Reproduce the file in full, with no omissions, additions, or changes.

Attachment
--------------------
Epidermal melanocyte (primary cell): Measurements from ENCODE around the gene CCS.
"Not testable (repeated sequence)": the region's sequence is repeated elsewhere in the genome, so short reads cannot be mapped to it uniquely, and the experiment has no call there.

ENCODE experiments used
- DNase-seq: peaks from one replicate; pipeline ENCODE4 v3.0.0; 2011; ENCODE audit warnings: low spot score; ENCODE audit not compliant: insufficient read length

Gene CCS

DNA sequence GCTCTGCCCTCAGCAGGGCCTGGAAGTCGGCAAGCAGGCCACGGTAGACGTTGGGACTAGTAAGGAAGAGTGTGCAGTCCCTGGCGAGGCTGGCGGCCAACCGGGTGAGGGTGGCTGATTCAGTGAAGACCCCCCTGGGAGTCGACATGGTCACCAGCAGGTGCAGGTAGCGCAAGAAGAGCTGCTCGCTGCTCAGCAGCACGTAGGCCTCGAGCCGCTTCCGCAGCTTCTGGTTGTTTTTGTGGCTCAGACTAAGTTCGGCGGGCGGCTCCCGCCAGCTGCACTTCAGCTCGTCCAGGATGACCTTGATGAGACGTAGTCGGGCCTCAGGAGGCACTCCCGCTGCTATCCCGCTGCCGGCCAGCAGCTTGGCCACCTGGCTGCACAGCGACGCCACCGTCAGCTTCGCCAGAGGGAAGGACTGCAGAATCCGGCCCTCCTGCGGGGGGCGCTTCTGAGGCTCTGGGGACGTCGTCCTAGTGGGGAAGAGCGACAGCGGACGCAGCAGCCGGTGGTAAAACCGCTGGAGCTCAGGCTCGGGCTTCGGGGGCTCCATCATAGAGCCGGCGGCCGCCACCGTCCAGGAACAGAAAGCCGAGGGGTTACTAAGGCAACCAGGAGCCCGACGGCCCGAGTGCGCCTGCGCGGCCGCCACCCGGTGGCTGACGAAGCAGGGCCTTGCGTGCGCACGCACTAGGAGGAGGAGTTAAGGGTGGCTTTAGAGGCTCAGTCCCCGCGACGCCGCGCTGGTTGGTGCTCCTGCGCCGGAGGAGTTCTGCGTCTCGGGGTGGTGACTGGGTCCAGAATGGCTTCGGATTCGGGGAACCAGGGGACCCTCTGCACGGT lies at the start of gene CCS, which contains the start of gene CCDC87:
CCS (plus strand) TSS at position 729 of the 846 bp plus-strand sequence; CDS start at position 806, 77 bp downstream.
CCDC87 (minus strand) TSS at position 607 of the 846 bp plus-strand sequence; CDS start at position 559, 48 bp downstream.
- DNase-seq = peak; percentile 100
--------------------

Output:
Epidermal melanocyte (primary cell): Measurements from ENCODE around the gene CCS.
"Not testable (repeated sequence)": the region's sequence is repeated elsewhere in the genome, so short reads cannot be mapped to it uniquely, and the experiment has no call there.

ENCODE experiments used
- DNase-seq: peaks from one replicate; pipeline ENCODE4 v3.0.0; 2011; ENCODE audit warnings: low spot score; ENCODE audit not compliant: insufficient read length

Gene CCS

DNA sequence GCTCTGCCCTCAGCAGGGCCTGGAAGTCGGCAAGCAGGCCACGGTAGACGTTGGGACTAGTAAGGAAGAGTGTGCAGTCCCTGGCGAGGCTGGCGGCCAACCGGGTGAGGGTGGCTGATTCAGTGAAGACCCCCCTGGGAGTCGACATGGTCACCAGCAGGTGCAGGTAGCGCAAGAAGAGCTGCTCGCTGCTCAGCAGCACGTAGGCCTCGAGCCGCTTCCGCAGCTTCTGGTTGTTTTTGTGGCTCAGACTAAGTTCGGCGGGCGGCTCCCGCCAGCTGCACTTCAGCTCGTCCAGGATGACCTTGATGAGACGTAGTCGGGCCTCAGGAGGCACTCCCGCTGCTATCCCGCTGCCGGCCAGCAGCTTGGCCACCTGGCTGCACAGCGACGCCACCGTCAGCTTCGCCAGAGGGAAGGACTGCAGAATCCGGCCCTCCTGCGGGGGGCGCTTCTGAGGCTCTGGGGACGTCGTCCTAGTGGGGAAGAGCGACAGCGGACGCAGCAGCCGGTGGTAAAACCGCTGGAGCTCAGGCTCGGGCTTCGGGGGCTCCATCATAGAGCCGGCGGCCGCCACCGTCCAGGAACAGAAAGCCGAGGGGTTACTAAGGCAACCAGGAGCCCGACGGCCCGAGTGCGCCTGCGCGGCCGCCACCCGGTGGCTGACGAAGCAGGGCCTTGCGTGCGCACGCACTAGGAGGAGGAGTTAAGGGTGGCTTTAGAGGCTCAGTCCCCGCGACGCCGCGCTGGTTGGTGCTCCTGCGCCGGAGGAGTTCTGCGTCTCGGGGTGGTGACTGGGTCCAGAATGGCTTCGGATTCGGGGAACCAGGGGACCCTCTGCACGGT lies at the start of gene CCS, which contains the start of gene CCDC87:
CCS (plus strand) TSS at position 729 of the 846 bp plus-strand sequence; CDS start at position 806, 77 bp downstream.
CCDC87 (minus strand) TSS at position 607 of the 846 bp plus-strand sequence; CDS start at position 559, 48 bp downstream.
- DNase-seq = peak; percentile 100